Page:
"Very important senator" has no role here. The Constitution is pretty clear on that.

Of course, a lack of constitutional authority has never stopped Congress before.

It probably won't surprise you to learn that there's some clear hypocrisy at play here, too. The same politicians railing against the failings of big-time sports have curiously difficult time keeping their own house in order. For example, John McCain — himself one of the "Keating Five" senators tainted by the savings and loan scandal — says the federal government needs to regulate professional boxing because the sport is hopelessly corrupt.

That may well be. But then, so is Congress. Two high-profile members of McCain's own party have been indicted in just the last two months. His Senate majority leader is under investigation for insider trading. And of course, there's the legal, ongoing "corruption" that takes place in Congress every day, such as when members procure wasteful pork projects from the federal treasury to win favor with constituents back home, or when lobbyists give sweetheart jobs to the family members of senators and congressmen. The notion of Congress "cleaning up" another institution is laughable.

Likewise, Rep. Davis and fellow baseball antagonists say steroids and amphetamines give athletes an "unfair advantage" over the competition. Never mind that after the 2000 census, Davis led efforts to gerrymander his own congressional district to ensure he'd never need to worry about re-election. Due to gerrymandering, Davis ran unopposed in 2002, as did one in five of his congressional colleagues.

Davis also recently sneaked a provision into federal legislation that prevented an apartment complex from going up in his district because, according to the Washington Post, he feared it would bring too many Democrats into the area. And as head of the Republican Congressional Campaign Committee, Davis fought to similarly gerrymander Republican districts across the country, effectively giving many voters just one candidate to choose from.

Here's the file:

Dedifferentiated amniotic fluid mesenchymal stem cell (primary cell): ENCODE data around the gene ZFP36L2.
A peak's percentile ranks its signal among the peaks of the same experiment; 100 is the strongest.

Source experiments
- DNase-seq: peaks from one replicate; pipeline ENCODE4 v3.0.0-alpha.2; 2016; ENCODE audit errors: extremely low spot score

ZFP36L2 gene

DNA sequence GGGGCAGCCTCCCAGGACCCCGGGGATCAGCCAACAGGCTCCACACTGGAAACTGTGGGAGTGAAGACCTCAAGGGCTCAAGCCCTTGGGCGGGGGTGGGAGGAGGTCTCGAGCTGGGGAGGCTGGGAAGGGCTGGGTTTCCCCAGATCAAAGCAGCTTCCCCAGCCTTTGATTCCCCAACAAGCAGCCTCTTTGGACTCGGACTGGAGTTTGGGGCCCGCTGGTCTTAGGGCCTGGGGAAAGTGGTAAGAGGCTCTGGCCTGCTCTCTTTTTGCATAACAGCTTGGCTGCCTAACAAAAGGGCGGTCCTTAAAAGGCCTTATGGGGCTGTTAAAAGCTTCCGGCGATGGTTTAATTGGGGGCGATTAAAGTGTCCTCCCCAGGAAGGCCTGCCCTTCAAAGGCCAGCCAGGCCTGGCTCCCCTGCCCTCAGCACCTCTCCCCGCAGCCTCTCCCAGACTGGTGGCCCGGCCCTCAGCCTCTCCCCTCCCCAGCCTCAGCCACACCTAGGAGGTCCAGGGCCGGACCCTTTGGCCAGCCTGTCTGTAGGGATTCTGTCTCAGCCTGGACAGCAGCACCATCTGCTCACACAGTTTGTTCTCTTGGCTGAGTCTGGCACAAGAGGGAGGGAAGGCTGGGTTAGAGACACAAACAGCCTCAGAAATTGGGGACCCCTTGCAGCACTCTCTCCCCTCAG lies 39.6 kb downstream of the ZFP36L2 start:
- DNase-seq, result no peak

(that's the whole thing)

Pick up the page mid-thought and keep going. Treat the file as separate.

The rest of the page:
As for McCain, he's responsible for putting limits on campaign spending that will make it even more difficult for challengers to knock off incumbents in the House and Senate.

Such efforts make it more difficult for voters to hold the GOP accountable when, for example, its party leaders prove to be corrupt. While opinion polls show the public's approval of Congress consistently hovers around 40 percent, 98 percent of incumbents won re-election in 2004. According to a Cato Institute study by Patrick Basham and Dennis Polhill, "90 percent of Americans live in congressional districts where the outcome is so certain that their votes are irrelevant."

So it's difficult to take politicians like Davis and McCain seriously when they talk about healthy competition and unfair advantages. If a slugger has indeed been using steroids, he may well have cheated opposing pitchers of a fair duel, or paying customers of a level baseball game. But politicians like Davis do all they can to cheat voters out of honest elections and electoral accountability. Which is worse?

None of this is to say that athletes who cheat shouldn't be penalized. Nor is it to say that boxing isn't corrupt, or that the BCS system isn't a dreadful way of picking a college football champion. But there are far preferable methods of dealing with these problems than entrusting them to the hypocritical, self-aggrandizing gestures of politicians.

Radley Balko maintains the The Agitator weblog.